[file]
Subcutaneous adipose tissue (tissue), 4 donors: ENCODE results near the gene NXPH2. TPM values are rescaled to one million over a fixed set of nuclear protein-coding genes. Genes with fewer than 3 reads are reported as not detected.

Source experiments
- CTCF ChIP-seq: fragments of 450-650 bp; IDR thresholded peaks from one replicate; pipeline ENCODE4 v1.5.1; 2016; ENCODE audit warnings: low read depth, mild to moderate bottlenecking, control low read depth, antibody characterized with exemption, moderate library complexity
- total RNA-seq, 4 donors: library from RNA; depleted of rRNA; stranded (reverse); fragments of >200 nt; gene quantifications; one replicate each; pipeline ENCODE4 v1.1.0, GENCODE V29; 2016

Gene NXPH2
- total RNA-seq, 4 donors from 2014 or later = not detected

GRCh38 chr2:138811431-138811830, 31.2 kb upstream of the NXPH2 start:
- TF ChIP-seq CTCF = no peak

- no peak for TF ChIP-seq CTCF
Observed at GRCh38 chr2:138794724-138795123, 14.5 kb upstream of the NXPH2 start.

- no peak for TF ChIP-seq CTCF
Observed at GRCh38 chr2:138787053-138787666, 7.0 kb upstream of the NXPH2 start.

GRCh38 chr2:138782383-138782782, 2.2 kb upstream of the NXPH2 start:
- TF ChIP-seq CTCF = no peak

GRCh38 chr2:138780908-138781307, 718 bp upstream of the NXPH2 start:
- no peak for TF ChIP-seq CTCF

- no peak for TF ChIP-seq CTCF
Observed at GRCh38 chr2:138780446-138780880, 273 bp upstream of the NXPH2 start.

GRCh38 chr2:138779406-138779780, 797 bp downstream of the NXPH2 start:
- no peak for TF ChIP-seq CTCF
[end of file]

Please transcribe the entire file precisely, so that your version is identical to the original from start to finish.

Subcutaneous adipose tissue (tissue), 4 donors: ENCODE results near the gene NXPH2. TPM values are rescaled to one million over a fixed set of nuclear protein-coding genes. Genes with fewer than 3 reads are reported as not detected.

Source experiments
- CTCF ChIP-seq: fragments of 450-650 bp; IDR thresholded peaks from one replicate; pipeline ENCODE4 v1.5.1; 2016; ENCODE audit warnings: low read depth, mild to moderate bottlenecking, control low read depth, antibody characterized with exemption, moderate library complexity
- total RNA-seq, 4 donors: library from RNA; depleted of rRNA; stranded (reverse); fragments of >200 nt; gene quantifications; one replicate each; pipeline ENCODE4 v1.1.0, GENCODE V29; 2016

Gene NXPH2
- total RNA-seq, 4 donors from 2014 or later = not detected

GRCh38 chr2:138811431-138811830, 31.2 kb upstream of the NXPH2 start:
- TF ChIP-seq CTCF = no peak

- no peak for TF ChIP-seq CTCF
Observed at GRCh38 chr2:138794724-138795123, 14.5 kb upstream of the NXPH2 start.

- no peak for TF ChIP-seq CTCF
Observed at GRCh38 chr2:138787053-138787666, 7.0 kb upstream of the NXPH2 start.

GRCh38 chr2:138782383-138782782, 2.2 kb upstream of the NXPH2 start:
- TF ChIP-seq CTCF = no peak

GRCh38 chr2:138780908-138781307, 718 bp upstream of the NXPH2 start:
- no peak for TF ChIP-seq CTCF

- no peak for TF ChIP-seq CTCF
Observed at GRCh38 chr2:138780446-138780880, 273 bp upstream of the NXPH2 start.

GRCh38 chr2:138779406-138779780, 797 bp downstream of the NXPH2 start:
- no peak for TF ChIP-seq CTCF